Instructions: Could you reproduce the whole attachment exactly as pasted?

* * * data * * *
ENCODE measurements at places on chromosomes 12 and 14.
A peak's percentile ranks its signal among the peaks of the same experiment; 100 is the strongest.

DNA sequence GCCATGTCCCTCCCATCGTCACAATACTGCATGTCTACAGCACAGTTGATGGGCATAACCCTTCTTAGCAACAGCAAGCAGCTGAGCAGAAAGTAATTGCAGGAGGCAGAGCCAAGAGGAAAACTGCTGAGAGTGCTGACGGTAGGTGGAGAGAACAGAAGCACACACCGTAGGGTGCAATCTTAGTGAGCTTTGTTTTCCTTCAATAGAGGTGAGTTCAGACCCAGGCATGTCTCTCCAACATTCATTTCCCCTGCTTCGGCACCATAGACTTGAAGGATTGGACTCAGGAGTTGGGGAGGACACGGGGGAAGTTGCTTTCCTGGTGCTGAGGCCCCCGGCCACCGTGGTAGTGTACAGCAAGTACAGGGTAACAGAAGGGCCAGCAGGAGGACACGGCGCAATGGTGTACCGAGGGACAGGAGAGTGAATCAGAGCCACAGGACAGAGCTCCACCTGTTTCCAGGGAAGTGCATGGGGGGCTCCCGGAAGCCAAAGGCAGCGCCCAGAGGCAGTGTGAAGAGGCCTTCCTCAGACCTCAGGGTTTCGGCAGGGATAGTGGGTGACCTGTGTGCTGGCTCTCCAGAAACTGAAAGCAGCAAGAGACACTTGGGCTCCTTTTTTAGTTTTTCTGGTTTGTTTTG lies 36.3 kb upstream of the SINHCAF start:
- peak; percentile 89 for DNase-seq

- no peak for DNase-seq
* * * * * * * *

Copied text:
ENCODE measurements at places on chromosomes 12 and 14.
A peak's percentile ranks its signal among the peaks of the same experiment; 100 is the strongest.

DNA sequence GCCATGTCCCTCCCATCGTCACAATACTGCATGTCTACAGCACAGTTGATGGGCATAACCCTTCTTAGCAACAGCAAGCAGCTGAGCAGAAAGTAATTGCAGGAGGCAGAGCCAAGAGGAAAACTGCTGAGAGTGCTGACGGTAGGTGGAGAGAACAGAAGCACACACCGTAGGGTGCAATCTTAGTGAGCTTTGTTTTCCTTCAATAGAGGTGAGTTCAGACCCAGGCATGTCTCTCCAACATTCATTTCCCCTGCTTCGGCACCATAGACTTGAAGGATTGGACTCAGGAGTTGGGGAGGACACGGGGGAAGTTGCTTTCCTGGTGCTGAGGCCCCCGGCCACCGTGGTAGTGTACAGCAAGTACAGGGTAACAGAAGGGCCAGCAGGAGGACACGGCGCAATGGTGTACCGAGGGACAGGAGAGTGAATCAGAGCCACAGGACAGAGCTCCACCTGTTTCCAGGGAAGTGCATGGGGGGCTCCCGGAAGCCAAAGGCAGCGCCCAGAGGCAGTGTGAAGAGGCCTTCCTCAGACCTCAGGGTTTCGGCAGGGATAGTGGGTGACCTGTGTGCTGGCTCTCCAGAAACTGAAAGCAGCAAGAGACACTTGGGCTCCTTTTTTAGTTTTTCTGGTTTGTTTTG lies 36.3 kb upstream of the SINHCAF start:
- peak; percentile 89 for DNase-seq

- no peak for DNase-seq